What is the final verdict regarding encapsulation?

Discussion in 'Materials' started by serdarbas, Nov 13, 2023.

  1. serdarbas
    Joined: Nov 2023
    Posts: 4
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    Location: rotterdam

    serdarbas New Member

    I'm currently building a cold molded slipper launch with plywood. I just finished fairing as of today and soon I'll start planking.

    I have to decide right now if I should encapsulate or leave it as it is.

    I know that a perfect encapsulation will create a perfect barrier against water and decrease the maintenance time BUT I know that I will miss some spots. A hard to reach frame corner here, a screw hole there, several missed epoxy layers in various places all around since the boat is huge (7.7 meter) etc.. And I fear that if the water gets in, an imperfect encapsulation would be way worse than no encapsulation since the moisture would be trapped. Imagine an encapsulated frame immersed in water for weeks with a needle size hole in it that will slowly absorb water in to the frame. Now there is absolutely no way for the water to evaporate back from this tiny hole so it will rot the wood inside?

    My current options:

    1- Man up and encapsulate everything.
    2- Don't encapsulate
    3- Encapsulate only parts under waterline
    4- Encapsulate only outside of the hull (marine plywood)
    5- Paint gun inside, encapsulate outside.

    There are so many conflicting views regarding the encapsulation that I really don't know what to do!
  2. kapnD
    Joined: Jan 2003
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    Location: hawaii, usa

    kapnD Senior Member

    Your boat, Your call.
    You obviously know the pros and cons, and long range internet guesses won’t be helpful.
    Encapsulated or not, the issue will be keeping the interior dry.
    Strategically placed and sealed large limber holes leading to a sump will make your job easier.
    BlueBell and bajansailor like this.
  3. skaraborgcraft
    Joined: Dec 2020
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    Location: sweden

    skaraborgcraft Senior Member

    The last 3 plywood boats i built 12/15/18 ft, where all epoxy coated inside and out with 3 coats of epoxy. Im more concerned about why your boat might be filled with water for weeks? For the record, I lived and cruised on a 25ft plywood yacht that was nearly 50 years old, that had no epoxy or polyester or glass covering of any kind. I used a good primer (aluminium based), and a matched undercoat and top coat, which were simple oil based. The interior bilge was done in red lead. I use epoxy today as the cost difference is not that great on decent paint, and is a harder coating.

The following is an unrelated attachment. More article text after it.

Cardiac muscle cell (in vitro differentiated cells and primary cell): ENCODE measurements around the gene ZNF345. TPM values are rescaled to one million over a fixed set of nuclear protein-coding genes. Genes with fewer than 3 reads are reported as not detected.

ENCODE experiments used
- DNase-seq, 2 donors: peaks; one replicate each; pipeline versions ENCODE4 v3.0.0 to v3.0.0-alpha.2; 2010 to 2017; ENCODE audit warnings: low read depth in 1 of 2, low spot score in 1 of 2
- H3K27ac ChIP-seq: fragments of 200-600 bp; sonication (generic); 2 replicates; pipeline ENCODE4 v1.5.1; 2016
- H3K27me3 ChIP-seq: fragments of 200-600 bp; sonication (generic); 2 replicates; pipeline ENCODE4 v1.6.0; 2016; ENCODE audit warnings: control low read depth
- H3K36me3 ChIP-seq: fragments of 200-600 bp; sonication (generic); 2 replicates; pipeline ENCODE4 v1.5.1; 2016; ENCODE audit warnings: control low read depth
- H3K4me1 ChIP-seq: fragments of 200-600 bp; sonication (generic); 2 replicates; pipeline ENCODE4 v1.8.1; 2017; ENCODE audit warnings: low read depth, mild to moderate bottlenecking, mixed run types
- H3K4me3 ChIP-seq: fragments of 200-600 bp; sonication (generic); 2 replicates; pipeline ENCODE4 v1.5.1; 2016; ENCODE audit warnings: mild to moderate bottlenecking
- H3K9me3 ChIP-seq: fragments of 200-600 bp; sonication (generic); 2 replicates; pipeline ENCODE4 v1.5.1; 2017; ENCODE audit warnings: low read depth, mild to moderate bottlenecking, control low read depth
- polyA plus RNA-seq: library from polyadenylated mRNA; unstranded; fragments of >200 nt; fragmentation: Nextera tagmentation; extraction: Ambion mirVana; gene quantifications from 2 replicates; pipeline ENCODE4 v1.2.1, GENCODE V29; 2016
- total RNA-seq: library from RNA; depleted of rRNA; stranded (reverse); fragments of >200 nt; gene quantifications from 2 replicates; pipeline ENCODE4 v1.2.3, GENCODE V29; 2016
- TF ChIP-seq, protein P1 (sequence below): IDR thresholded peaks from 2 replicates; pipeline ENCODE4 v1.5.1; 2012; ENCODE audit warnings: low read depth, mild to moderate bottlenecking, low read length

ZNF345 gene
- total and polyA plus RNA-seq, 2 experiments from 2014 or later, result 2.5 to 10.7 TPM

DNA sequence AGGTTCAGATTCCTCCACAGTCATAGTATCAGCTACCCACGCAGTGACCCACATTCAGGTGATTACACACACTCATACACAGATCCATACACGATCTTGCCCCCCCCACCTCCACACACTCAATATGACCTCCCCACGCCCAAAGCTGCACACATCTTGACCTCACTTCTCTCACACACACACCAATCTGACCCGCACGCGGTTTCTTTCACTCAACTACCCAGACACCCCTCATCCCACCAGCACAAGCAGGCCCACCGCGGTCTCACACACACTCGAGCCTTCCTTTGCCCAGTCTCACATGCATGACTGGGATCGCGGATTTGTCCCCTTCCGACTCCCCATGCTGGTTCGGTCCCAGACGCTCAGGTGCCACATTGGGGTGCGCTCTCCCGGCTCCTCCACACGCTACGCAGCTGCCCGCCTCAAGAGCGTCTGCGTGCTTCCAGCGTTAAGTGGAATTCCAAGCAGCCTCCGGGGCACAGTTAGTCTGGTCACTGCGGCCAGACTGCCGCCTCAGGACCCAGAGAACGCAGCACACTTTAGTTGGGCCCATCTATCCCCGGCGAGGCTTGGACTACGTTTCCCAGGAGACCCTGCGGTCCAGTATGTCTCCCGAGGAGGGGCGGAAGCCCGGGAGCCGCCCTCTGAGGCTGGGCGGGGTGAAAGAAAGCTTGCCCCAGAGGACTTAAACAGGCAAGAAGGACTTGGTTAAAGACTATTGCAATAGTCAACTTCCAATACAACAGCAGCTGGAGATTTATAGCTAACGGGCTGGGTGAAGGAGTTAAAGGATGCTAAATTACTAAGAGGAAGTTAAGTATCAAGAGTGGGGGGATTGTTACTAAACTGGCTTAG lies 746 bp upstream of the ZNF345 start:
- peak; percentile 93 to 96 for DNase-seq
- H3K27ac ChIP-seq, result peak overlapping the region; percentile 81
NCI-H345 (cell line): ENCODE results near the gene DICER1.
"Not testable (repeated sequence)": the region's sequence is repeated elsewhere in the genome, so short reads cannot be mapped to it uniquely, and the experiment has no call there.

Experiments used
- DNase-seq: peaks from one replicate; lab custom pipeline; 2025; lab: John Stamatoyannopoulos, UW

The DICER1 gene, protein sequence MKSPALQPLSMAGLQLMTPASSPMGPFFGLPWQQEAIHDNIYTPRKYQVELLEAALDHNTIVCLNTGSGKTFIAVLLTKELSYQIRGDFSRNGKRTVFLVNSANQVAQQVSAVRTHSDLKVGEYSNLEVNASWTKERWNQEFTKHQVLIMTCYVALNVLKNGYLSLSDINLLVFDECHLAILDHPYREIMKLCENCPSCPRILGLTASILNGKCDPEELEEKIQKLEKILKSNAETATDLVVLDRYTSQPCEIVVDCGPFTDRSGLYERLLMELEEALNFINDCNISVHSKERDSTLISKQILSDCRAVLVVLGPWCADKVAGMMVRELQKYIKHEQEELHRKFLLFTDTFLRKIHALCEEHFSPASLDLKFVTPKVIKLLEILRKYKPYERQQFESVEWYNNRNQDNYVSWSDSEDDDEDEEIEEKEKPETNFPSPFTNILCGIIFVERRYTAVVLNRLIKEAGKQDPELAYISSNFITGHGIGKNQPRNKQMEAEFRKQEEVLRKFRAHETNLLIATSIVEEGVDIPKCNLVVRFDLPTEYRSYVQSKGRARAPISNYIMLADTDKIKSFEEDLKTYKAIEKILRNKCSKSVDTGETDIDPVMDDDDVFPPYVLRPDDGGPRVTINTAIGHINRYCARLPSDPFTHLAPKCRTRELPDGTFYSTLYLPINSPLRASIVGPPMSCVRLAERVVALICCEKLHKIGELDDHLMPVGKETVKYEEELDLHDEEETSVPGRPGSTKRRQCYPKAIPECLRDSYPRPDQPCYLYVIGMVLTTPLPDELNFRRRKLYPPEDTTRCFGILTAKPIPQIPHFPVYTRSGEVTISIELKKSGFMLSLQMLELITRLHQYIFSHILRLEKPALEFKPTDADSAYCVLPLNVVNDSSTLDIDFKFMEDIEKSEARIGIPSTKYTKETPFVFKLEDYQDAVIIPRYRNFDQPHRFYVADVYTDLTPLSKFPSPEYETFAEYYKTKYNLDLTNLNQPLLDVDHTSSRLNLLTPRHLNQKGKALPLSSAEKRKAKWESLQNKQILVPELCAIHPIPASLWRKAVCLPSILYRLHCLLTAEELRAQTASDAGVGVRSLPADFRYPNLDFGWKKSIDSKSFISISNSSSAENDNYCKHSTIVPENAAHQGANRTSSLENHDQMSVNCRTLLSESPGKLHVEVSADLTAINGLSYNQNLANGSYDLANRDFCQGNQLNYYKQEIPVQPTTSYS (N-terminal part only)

Encapsulating parts on the bench before fitting is also common practice. No reason for any missed spots.
  4. serdarbas
    Joined: Nov 2023
    Posts: 4
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    Location: rotterdam

    serdarbas New Member

    Possible scratch / dent on the hull under the water line that may not be visible for a long time or rain water after a possible storm on the harbor that will seep through the covers.
  5. skaraborgcraft
    Joined: Dec 2020
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    Location: sweden

    skaraborgcraft Senior Member

    another alternative is epoxy outside, and oil saturation on the inside timbers. Be mindfull that any coating only sinks in to the first veneer on plywood and stops at the glue-line. I have used 20 litres of tung oil and turpentine mix to soak timbers on the inside of a dry 6m trad boat, and the same mix on plywood frames for skin-on-frame craft. It goes on quick, but is time consuming to saturate wood till adsorption stops. The difference is the oil is "in" the wood, and not just an exterior coating that can be split/chipped.
  6. Rumars
    Joined: Mar 2013
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    Location: Germany

    Rumars Senior Member

    It's not rocket science, in general:
    Okoume, pine, fir, birch: encapsulate with 3 coats on both sides, paint over it.
    Sapeli, mahogany, meranti: encapsulation is optional, varnish or paint are not.
    Always saturate edges and penetrations with epoxy.

    If concerned about dents or scratches, fiberglass the areas in question as heavily as you like.

    Example, chined boat, okoume, lives in the water: fiberglass the outside or at least the chines, three coats of epoxy applied on the table before installation, paint.
    rwatson likes this.

  7. Blueknarr
    Joined: Aug 2017
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    Location: Colorado

    Blueknarr Senior Member

    I have repaired thousands of rotten non-encapsulated boats.
    And only one rotten encapsulated. It had many items secured with unsealed fasteners.
    There's no doubt that encapsulation increases lifespan.
    But raw wood can last long enough.
    rwatson likes this.
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